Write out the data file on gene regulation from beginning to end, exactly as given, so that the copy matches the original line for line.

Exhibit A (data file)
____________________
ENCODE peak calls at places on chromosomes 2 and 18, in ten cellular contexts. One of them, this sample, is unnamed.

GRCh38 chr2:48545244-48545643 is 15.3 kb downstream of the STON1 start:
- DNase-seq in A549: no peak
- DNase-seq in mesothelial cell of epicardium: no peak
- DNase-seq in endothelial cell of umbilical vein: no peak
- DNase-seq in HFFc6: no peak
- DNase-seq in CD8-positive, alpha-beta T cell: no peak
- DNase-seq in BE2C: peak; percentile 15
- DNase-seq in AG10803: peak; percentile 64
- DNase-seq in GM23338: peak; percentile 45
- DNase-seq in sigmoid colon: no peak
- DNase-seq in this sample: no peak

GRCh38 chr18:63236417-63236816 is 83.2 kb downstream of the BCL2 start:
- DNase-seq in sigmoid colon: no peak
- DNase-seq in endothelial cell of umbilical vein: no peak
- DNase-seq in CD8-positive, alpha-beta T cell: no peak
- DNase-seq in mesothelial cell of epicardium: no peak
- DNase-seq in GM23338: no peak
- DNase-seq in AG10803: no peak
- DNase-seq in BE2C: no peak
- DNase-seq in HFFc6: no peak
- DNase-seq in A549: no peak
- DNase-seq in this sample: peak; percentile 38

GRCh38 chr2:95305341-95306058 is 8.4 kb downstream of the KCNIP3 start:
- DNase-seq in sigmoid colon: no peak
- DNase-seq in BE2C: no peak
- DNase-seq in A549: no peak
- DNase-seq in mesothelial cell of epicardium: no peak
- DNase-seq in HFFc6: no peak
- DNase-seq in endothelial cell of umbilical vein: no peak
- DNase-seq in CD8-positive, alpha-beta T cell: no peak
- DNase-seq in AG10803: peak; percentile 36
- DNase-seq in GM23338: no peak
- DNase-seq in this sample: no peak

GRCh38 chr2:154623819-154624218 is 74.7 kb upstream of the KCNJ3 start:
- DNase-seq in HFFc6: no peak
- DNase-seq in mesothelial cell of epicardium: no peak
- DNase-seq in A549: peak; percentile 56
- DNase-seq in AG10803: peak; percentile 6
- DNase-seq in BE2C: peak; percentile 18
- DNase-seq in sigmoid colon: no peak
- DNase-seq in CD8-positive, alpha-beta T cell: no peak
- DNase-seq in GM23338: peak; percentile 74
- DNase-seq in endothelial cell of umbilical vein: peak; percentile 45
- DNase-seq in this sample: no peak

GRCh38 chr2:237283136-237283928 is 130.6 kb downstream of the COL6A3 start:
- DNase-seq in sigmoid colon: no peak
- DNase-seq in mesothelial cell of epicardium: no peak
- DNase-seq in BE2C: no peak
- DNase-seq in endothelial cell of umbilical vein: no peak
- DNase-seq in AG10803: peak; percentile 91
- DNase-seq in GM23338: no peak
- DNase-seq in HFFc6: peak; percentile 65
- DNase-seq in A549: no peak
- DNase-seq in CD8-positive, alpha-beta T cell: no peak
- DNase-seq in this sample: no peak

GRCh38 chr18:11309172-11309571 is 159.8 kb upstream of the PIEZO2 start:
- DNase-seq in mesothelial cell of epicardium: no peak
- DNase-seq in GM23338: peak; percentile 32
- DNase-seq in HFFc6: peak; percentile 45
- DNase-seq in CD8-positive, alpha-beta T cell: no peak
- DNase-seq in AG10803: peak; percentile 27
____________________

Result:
ENCODE peak calls at places on chromosomes 2 and 18, in ten cellular contexts. One of them, this sample, is unnamed.

GRCh38 chr2:48545244-48545643 is 15.3 kb downstream of the STON1 start:
- DNase-seq in A549: no peak
- DNase-seq in mesothelial cell of epicardium: no peak
- DNase-seq in endothelial cell of umbilical vein: no peak
- DNase-seq in HFFc6: no peak
- DNase-seq in CD8-positive, alpha-beta T cell: no peak
- DNase-seq in BE2C: peak; percentile 15
- DNase-seq in AG10803: peak; percentile 64
- DNase-seq in GM23338: peak; percentile 45
- DNase-seq in sigmoid colon: no peak
- DNase-seq in this sample: no peak

GRCh38 chr18:63236417-63236816 is 83.2 kb downstream of the BCL2 start:
- DNase-seq in sigmoid colon: no peak
- DNase-seq in endothelial cell of umbilical vein: no peak
- DNase-seq in CD8-positive, alpha-beta T cell: no peak
- DNase-seq in mesothelial cell of epicardium: no peak
- DNase-seq in GM23338: no peak
- DNase-seq in AG10803: no peak
- DNase-seq in BE2C: no peak
- DNase-seq in HFFc6: no peak
- DNase-seq in A549: no peak
- DNase-seq in this sample: peak; percentile 38

GRCh38 chr2:95305341-95306058 is 8.4 kb downstream of the KCNIP3 start:
- DNase-seq in sigmoid colon: no peak
- DNase-seq in BE2C: no peak
- DNase-seq in A549: no peak
- DNase-seq in mesothelial cell of epicardium: no peak
- DNase-seq in HFFc6: no peak
- DNase-seq in endothelial cell of umbilical vein: no peak
- DNase-seq in CD8-positive, alpha-beta T cell: no peak
- DNase-seq in AG10803: peak; percentile 36
- DNase-seq in GM23338: no peak
- DNase-seq in this sample: no peak

GRCh38 chr2:154623819-154624218 is 74.7 kb upstream of the KCNJ3 start:
- DNase-seq in HFFc6: no peak
- DNase-seq in mesothelial cell of epicardium: no peak
- DNase-seq in A549: peak; percentile 56
- DNase-seq in AG10803: peak; percentile 6
- DNase-seq in BE2C: peak; percentile 18
- DNase-seq in sigmoid colon: no peak
- DNase-seq in CD8-positive, alpha-beta T cell: no peak
- DNase-seq in GM23338: peak; percentile 74
- DNase-seq in endothelial cell of umbilical vein: peak; percentile 45
- DNase-seq in this sample: no peak

GRCh38 chr2:237283136-237283928 is 130.6 kb downstream of the COL6A3 start:
- DNase-seq in sigmoid colon: no peak
- DNase-seq in mesothelial cell of epicardium: no peak
- DNase-seq in BE2C: no peak
- DNase-seq in endothelial cell of umbilical vein: no peak
- DNase-seq in AG10803: peak; percentile 91
- DNase-seq in GM23338: no peak
- DNase-seq in HFFc6: peak; percentile 65
- DNase-seq in A549: no peak
- DNase-seq in CD8-positive, alpha-beta T cell: no peak
- DNase-seq in this sample: no peak

GRCh38 chr18:11309172-11309571 is 159.8 kb upstream of the PIEZO2 start:
- DNase-seq in mesothelial cell of epicardium: no peak
- DNase-seq in GM23338: peak; percentile 32
- DNase-seq in HFFc6: peak; percentile 45
- DNase-seq in CD8-positive, alpha-beta T cell: no peak
- DNase-seq in AG10803: peak; percentile 27